The most complex electrical device we possess isn’t in our pockets, it’s in our heads. Ever since Emil du Bois-Reymond’s discovery of electrical pulses in the brain and Santiago Ramón y Cajal’s realisation that the brain was composed of separate pieces, called neurons, we have known that the brain’s behaviour stems from its independent electrical parts. Many scientists are studying electronic implants that can affect how our brains think and learn. New research on conducting polymers that work well in the body may bring us one step closer to the ability to manually overhaul our own brains.
The immediate brain health implications of plugging electronics into the brain, even with a very basic level of control, would be astounding. The connections in the brain can adapt in response to their environment, forming the basis of learning. This ‘plasticity’ means the brain could adapt in response to implanted electronics, for example by connecting to prosthetic limbs and learning to control them. Implantable electrodes which can excite or inhibit neural signals could also be used for treatments of disorders stemming from bad neural patterns, such as epilepsy and Parkinson’s disease.Since the 1970s, brain-computer interfaces have been studied intensively. Passive electrodes which can record brain waves are already in widespread medical use. Invasive but accurate mapping of brain activity can be done by cutting the skull open, as neurosurgeons do during surgery to avoid tampering with important areas. Less invasive methods like electroencephalography (EEG) are helpful but more sensitive to noise and unable to distinguish different brain regions, not to mention individual neurons. More active interfaces have been built for artificial retinas and cochleas, though the challenge of connecting to the brain consistently and for a long time makes them a very different thing from our natural eyes and ears. But what if we could directly change the way the brain works, with direct electronic stimulation?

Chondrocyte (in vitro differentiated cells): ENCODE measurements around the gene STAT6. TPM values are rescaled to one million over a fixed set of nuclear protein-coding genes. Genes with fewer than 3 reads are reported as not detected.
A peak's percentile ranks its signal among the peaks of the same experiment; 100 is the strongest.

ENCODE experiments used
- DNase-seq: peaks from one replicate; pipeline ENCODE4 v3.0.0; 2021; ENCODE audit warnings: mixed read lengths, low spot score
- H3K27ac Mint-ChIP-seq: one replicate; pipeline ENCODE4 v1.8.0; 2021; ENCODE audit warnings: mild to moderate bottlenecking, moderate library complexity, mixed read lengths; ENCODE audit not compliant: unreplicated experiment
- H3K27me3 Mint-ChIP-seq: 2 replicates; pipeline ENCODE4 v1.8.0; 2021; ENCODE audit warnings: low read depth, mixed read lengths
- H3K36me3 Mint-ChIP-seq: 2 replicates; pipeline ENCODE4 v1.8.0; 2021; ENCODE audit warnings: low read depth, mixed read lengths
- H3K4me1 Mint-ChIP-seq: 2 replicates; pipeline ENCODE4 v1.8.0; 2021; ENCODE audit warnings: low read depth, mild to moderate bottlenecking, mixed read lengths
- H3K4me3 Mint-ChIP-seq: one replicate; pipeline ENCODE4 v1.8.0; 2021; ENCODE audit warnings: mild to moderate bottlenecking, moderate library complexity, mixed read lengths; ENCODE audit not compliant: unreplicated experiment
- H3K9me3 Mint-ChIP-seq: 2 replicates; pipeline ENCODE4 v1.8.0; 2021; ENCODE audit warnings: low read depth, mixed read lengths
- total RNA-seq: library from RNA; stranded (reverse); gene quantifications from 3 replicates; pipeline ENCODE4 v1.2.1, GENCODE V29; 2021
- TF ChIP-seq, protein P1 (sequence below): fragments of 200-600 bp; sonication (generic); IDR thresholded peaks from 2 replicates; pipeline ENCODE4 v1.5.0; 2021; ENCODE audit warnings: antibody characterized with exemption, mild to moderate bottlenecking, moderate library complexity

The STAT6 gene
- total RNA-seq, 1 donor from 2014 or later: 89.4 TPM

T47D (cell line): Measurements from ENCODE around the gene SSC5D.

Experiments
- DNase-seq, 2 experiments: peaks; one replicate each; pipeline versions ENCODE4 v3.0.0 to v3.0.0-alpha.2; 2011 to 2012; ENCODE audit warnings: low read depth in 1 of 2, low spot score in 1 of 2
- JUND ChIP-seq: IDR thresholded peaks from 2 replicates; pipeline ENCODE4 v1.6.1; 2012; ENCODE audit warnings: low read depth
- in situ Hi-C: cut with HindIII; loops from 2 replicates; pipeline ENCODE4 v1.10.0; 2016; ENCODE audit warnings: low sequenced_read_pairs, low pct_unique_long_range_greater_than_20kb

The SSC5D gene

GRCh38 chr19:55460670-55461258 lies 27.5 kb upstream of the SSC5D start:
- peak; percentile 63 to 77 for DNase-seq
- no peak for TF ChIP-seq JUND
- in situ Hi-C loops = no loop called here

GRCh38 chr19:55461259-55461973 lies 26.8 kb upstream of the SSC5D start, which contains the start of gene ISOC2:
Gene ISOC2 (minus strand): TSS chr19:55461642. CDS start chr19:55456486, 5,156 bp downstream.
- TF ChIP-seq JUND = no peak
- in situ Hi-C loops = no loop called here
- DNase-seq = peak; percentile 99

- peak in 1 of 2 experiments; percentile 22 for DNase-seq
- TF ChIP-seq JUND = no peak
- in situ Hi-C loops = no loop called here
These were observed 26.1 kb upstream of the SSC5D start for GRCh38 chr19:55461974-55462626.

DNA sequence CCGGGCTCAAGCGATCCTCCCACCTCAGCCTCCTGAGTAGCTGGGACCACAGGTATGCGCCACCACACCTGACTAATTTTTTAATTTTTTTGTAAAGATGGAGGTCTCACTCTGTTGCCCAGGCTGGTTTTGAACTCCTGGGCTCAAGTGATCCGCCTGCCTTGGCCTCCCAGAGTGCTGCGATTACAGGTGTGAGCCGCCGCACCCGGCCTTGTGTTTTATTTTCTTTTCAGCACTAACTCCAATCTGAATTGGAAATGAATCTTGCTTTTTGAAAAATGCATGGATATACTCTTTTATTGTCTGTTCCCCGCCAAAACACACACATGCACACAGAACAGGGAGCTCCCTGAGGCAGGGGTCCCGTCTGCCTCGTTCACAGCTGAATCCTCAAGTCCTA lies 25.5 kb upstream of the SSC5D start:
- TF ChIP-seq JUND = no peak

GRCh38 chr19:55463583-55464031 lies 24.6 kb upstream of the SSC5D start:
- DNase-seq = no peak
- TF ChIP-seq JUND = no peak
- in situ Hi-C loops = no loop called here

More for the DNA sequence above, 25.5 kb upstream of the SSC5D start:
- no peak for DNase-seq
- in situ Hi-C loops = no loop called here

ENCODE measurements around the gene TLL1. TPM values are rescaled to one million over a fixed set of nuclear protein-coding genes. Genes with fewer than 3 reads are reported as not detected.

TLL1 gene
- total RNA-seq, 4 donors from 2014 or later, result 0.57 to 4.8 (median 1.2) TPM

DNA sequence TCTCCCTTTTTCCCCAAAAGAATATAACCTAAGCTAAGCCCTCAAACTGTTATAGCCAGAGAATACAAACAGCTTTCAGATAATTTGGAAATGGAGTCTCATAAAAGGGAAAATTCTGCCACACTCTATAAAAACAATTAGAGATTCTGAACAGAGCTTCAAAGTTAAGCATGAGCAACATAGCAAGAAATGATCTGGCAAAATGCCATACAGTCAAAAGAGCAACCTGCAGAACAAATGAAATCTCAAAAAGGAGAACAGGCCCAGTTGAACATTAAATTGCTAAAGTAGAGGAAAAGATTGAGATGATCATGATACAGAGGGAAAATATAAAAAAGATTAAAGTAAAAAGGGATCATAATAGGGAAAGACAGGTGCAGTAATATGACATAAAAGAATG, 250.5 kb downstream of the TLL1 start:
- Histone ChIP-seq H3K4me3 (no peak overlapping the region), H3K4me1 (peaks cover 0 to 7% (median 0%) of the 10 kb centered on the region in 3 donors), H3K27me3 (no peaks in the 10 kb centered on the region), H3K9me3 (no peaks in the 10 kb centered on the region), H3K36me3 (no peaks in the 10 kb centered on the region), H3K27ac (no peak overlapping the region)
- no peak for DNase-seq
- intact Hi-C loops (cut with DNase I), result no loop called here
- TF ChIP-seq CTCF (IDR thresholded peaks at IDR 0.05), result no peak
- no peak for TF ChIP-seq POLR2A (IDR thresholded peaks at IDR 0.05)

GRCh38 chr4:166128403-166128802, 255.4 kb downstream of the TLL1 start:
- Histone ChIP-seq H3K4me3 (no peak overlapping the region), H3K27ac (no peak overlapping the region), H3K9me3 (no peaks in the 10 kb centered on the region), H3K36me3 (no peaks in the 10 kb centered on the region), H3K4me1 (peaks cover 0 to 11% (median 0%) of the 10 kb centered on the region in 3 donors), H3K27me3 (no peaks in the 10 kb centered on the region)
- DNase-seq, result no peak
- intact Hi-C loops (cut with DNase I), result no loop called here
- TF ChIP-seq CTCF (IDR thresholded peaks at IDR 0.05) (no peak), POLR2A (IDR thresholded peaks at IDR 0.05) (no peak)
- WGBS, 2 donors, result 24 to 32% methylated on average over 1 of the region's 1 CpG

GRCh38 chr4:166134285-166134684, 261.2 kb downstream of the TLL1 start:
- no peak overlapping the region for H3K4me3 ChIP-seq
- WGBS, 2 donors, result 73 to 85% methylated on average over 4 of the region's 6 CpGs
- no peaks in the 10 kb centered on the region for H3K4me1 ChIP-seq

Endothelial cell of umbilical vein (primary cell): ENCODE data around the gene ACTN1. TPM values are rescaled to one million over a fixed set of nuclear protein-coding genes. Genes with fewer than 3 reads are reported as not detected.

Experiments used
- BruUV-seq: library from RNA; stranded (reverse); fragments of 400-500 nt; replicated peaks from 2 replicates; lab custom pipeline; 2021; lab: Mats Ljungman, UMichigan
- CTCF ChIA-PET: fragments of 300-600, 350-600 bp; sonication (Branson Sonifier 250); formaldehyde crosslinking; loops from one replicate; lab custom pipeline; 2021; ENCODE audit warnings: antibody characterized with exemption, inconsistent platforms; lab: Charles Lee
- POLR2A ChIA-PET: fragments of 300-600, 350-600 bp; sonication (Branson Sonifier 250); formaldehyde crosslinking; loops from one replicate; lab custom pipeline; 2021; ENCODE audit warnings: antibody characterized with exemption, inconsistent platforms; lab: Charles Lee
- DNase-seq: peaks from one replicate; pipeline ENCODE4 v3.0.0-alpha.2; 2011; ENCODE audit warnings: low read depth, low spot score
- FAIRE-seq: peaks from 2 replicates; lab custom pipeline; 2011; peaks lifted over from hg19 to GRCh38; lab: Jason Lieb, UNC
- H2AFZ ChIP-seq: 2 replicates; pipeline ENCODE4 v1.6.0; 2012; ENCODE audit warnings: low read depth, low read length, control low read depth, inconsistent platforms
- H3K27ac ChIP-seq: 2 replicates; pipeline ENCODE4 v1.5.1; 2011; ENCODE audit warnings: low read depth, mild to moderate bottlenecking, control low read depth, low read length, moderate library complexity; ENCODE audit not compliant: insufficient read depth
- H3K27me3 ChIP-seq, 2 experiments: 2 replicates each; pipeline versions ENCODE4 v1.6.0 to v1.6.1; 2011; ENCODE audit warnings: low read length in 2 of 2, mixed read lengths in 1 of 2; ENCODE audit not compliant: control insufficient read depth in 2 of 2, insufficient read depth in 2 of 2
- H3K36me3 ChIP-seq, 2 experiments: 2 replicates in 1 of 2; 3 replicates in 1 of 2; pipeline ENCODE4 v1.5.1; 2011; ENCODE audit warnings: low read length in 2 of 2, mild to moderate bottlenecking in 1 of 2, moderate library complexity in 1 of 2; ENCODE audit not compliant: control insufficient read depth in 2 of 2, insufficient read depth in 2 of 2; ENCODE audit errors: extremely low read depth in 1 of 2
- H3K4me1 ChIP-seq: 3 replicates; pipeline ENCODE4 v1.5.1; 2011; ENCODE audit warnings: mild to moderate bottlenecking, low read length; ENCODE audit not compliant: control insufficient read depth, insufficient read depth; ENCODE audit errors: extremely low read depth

However, current neural electrodes made from metal cause problems when left in the brain long term. The body views foreign bodies in the brain as a problem and over time protective cells work to minimize their impact. This immune response not only damages the brain region around the electrode, it actually works to encapsulate the electrode, insulating it electrically from the brain and removing its purpose in being there.
These issues arise because of how hard and unyielding metal is compared to tissue, as well as the defense mechanisms in the body against impurities in metal. Hypoallergenic metals are used to combat this issue in piercings and jewelry, but the brain is yet more sensitive than the skin to invasive metals. A new approach being researched by scientists is the use of conducting polymers to either coat metal electrodes or to even comprise them, removing metal from the picture altogether.
Conducting polymers are plastics, which are more soft and mechanically similar to living tissue than metal. Additionally, they conduct ions (as do neurons in the brain) and are excellent at transducing these to electronic signals, giving high sensitivity to neural activity. Researchers at the École des Mines de Saint-Étienne in France have now demonstrated flexible, implantable electrodes which can be used to directly sense of stimulate brain activity in live rats, without the immune reaction plaguing metal electrodes.
It’s a big step from putting organic electronics in the brain and reading out activity to uploading ourselves to the cloud. But while scientists work on improving resolution in space and time in order to fully map a brain, there is already new hope for those suffering from neurodegenerative diseases, thanks to the plasticity of the brain and the conductivity of plastic.